The Coast Guard is warning Maine residents before the 4th of July holiday about federal law concerning cannabis and boating. The military is bound by federal law which supersedes state law, however local Maine marine patrols will not tolerate operating boats under the influence of marijuana despite Maine’s recreational legalization of pot.
The Coast Guard warns it still will enforce federal laws against pot.
Boaters who plan to get out on Maine waters this holiday weekend should prepare to be boarded by federal and state law enforcement officers, who will be out in force as they look for impaired operators as part of the nationwide Operation Dry Water campaign. The annual three-day effort was established in 2009 to raise awareness about the dangers of boating under the influence.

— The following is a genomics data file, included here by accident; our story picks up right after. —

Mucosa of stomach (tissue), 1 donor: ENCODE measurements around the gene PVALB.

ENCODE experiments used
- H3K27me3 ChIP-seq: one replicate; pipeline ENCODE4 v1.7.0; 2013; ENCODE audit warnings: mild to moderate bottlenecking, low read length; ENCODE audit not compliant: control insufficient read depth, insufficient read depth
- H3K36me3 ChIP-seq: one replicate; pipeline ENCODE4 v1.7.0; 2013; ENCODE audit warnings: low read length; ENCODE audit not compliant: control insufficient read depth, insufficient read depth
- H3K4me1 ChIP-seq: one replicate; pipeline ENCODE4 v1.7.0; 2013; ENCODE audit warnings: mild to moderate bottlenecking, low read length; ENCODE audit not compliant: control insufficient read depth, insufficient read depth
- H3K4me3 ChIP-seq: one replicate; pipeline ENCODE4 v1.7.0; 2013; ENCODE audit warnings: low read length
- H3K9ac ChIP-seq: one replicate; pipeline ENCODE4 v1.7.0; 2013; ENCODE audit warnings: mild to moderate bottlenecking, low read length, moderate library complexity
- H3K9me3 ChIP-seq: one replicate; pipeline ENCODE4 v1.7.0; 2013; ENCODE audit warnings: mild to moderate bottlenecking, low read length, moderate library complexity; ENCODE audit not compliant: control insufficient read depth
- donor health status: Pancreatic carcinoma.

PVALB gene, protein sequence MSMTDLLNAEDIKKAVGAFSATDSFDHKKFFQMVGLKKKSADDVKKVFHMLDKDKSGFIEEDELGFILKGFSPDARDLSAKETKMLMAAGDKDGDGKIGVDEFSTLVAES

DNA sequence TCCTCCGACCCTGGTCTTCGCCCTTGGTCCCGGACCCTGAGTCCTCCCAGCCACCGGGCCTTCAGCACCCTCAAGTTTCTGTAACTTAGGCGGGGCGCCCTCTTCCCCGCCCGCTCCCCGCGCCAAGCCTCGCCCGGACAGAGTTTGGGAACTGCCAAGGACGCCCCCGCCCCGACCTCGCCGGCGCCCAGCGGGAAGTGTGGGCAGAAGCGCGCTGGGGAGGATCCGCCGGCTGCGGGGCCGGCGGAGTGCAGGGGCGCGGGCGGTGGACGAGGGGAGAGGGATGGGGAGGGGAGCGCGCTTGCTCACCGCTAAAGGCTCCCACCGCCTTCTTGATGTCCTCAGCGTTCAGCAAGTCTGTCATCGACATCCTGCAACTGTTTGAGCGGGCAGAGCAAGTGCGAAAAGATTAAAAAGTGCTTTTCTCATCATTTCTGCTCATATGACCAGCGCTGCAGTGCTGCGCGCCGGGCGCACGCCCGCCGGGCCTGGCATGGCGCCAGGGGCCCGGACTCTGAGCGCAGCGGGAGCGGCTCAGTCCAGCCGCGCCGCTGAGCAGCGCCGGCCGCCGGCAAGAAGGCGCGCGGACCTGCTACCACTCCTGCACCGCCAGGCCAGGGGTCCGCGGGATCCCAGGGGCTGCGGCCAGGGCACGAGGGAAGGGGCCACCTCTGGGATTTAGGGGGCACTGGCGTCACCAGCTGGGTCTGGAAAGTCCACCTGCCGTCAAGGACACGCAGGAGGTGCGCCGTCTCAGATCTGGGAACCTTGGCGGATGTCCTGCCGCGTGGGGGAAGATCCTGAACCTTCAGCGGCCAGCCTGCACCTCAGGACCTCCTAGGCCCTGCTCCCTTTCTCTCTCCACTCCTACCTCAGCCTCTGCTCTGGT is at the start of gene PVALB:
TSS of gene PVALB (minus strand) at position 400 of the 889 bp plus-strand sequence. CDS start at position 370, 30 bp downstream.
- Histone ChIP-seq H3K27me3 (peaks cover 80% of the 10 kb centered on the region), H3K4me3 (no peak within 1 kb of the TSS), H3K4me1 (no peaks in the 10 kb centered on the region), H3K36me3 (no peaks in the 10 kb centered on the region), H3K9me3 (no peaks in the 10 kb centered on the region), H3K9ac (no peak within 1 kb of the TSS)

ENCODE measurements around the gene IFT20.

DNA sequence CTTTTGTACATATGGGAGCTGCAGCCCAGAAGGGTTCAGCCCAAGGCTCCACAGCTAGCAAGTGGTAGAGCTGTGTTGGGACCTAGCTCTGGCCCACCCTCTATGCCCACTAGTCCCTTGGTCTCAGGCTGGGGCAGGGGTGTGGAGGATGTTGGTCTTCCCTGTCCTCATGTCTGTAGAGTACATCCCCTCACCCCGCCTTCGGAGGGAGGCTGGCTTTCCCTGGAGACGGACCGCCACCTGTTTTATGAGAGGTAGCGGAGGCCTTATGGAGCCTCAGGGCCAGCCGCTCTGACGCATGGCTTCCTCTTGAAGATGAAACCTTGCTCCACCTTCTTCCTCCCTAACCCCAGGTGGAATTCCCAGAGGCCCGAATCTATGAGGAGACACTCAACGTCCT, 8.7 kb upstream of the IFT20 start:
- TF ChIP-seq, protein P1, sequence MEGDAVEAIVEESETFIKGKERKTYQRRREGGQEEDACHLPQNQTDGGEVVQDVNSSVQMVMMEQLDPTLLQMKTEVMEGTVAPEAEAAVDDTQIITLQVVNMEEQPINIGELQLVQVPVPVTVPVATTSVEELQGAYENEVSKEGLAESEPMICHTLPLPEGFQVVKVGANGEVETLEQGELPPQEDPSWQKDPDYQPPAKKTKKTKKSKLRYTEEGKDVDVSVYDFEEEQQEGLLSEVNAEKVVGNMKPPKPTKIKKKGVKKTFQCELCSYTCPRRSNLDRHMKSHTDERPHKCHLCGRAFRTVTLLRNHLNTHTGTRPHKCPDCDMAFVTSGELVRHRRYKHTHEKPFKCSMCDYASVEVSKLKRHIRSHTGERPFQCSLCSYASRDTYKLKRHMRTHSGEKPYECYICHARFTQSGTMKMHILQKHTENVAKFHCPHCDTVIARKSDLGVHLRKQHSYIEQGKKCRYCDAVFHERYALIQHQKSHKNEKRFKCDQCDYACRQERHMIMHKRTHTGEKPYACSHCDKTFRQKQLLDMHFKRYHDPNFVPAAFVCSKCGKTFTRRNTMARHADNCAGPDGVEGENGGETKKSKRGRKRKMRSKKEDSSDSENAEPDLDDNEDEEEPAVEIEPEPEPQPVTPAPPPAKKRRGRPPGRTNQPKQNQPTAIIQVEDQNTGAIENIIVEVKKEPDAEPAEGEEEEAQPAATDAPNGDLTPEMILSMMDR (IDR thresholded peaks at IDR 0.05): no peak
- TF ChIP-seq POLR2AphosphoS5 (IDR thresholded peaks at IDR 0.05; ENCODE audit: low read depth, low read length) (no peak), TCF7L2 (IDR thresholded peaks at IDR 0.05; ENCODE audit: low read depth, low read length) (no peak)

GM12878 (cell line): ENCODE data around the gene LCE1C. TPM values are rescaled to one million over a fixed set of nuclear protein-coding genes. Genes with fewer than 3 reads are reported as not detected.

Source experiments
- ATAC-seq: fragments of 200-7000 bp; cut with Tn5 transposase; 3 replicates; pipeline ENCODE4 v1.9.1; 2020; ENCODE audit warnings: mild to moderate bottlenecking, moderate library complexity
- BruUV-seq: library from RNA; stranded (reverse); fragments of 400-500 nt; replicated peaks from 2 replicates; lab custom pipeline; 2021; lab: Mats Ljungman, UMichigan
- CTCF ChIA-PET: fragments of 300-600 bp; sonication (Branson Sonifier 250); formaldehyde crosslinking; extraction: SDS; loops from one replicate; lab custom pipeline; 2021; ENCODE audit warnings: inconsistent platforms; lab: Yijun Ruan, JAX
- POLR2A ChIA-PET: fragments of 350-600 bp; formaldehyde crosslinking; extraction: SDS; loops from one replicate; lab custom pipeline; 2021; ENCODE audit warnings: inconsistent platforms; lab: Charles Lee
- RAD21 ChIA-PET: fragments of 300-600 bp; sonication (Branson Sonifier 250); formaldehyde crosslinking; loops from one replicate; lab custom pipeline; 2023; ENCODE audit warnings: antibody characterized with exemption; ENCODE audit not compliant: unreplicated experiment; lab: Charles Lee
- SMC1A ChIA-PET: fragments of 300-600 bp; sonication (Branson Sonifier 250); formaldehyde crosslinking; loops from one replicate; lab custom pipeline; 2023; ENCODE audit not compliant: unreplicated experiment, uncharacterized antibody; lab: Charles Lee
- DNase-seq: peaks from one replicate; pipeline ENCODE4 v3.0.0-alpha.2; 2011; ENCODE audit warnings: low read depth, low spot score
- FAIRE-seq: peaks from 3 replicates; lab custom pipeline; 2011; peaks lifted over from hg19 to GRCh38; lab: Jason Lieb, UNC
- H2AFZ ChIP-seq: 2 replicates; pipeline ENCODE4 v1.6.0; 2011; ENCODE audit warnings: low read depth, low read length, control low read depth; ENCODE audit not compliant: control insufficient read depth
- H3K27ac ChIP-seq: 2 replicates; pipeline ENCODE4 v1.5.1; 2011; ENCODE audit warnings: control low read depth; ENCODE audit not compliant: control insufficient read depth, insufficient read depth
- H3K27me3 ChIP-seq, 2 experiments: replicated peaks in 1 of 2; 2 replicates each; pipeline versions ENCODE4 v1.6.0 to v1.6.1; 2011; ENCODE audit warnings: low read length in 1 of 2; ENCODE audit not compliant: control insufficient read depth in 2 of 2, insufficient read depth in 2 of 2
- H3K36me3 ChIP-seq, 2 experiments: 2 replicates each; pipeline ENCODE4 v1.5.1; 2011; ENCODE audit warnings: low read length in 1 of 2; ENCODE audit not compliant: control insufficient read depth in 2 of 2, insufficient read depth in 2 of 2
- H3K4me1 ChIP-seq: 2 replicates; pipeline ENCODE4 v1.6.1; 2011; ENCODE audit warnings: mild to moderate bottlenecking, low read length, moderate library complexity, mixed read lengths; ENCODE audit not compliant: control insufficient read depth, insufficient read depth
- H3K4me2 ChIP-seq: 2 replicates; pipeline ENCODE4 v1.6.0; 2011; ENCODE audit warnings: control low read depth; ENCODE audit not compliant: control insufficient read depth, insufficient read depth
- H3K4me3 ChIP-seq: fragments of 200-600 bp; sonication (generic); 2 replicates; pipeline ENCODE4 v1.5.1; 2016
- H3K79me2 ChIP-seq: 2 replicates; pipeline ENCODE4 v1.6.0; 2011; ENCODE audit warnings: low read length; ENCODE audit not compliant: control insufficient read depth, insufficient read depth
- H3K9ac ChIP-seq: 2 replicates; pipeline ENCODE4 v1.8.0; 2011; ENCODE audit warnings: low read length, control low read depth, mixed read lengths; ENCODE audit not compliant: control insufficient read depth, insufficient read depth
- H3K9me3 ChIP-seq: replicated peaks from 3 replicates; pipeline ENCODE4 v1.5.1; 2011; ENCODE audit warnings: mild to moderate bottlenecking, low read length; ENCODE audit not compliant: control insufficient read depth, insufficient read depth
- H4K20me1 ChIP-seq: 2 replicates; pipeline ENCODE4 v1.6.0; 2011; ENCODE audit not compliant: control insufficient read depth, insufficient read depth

In Maine and the seven other states that have legalized recreational marijuana, the Coast Guard also is threatening fines or even arrest if officers find boat operators in coastal waters to be in possession of pot.
Coast Guard officials say federal law, which still prohibits the possession and use of marijuana, supersedes state law. That means federal agencies such as the Coast Guard plan to fully enforce those laws.
However, the Maine Marine Patrol and the Maine Warden Service enforce only state laws, meaning their officers will not issue a citation or seize the marijuana if the person who has it in their possession is 21 or over, the amount is no more than 2.5 ounces and it is not being consumed in public.
Recreational use of marijuana is now legal in Alaska, Washington, Oregon, California, Nevada, Colorado, Massachusetts and Maine. Colorado does not have waters that are patrolled by the Coast Guard.
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